Well, even with insurance, I needed 2 root canals and crowns on molars, which was going to be about $500/tooth. Extraction was $50. Guess which one I had to do? So I have 2 teeth missing (thankfully not visible) until I can afford implants. And that was WITH insurance. I’ll never understand why dentistry is so damned expensive and barely covered on insurance.
When I have tooth nightmares, what you just described is what I see when I look in the mirror at my mouth. :eek: ::shudder::
Thanks a lot, nashiitashiie. If I have tooth nightmares tonight, I’m blaming you!
I am no sure about you, but being able to eat without pain is one of the major factors in my quality of life, worth quite a bit…
Hence why not spend the money for dentures and not deal with the dentist? I’m willing to spend money on my choppers, but at some point it just seems a waste. Kind of like trying to keep an old car on the road. At what point do you give up and get something new?
Well, from what I have heard from people with dentures, they really are not a panacea to the problem. Lots of people have trouble with them, and because they block out part of the top of your mouth, food loses some of its taste. My grandmother lost about 20 pounds after she got hers, because she cannot eat as many things as she used to and it does not taste as good (or so she says). Going by that, I am devoted to keeping as much as I can of my teeth for as long as I can.
My SO has pretty good insurance, and even a decent dental plan, from his job.
He had to have partial dentures below, and full dentures above…total cost to us, after insurance: $13,000!
That doesn’t include the extra visits he has had to make in the past two years since.
How many of you have an extra $13,000 laying around the house to have a set of dentures made for you?
We had heard that too, but my SO claims it is not true. Food tastes good, and he has kept up his appetite and there is not a thing he cannot eat. Then again, for the money we paid, I would sincerely hope so…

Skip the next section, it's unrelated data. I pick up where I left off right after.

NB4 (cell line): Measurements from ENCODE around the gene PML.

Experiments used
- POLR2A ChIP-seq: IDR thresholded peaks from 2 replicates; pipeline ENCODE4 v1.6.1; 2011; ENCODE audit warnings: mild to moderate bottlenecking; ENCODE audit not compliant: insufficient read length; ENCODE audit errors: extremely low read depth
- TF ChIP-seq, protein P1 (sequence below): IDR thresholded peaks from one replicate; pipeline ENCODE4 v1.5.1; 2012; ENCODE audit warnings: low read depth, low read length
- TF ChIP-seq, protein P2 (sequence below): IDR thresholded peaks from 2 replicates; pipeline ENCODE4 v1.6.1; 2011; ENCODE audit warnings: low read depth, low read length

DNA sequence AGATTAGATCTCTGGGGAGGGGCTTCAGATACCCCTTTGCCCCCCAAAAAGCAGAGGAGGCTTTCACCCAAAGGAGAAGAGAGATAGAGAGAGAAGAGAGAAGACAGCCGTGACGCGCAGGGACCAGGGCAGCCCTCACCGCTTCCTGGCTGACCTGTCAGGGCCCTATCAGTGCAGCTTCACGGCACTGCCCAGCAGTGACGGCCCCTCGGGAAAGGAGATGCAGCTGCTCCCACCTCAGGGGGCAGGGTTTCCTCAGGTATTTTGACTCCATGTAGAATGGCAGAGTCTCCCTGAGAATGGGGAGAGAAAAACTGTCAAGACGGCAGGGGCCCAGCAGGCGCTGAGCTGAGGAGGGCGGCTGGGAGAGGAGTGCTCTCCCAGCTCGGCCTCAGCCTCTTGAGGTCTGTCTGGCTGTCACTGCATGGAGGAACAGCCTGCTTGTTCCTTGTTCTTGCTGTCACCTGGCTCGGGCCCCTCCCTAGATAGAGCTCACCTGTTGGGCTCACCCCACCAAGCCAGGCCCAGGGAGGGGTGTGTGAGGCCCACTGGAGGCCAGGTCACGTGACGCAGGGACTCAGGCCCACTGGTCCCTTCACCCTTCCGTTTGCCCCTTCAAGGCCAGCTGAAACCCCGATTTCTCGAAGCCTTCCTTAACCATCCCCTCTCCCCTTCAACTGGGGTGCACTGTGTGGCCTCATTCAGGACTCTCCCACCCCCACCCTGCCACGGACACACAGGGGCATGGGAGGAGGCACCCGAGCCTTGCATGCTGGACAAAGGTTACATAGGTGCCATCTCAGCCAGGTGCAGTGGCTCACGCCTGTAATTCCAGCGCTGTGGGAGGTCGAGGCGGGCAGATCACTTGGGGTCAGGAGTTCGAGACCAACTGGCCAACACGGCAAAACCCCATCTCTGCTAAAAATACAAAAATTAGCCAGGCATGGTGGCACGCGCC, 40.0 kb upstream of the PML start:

As my sister’s dentist told her, “Dentures are not an alternative to teeth. They are an alternative to no teeth.”
This has been my experience. After growing up with genetically lousy teeth, a soda habit, and poor brushing habits, I got dentures at 21.
Every ridiculous scare story that dentists told me turned out to be utter BS. I can eat anything except extremely sticky stuff like taffy and gum, things don’t have any less taste, and I certainly didn’t lose any weight because of the things.
I didn’t even get the expensive dentures, either. They’re the middle-of-the-road variety, about $750-1000 for a full set. I’m 29 now and they still fit fine. No complaints whatsoever.
I actually wish the dentists hadn’t contiuously lied through their teeth (heh) about them and scared me away so I could have gotten them even sooner instead of having to deal with the unspeakable pain I had to endure during those last couple of years that I had real teeth.
Jesus Christ! Are they diamond encrusted?! I think my procedure was around $2000 for the dentures and extraction combined. They didn’t charge me for the half-dozen or so follow-up visits. This was without insurance, BTW.
When I lost my upper set (long, drunken story), I went to a place that specialized in dentures to have them replaced, since I no longer lived in the same state as my old dentist. Cost me $350. That was in 2006.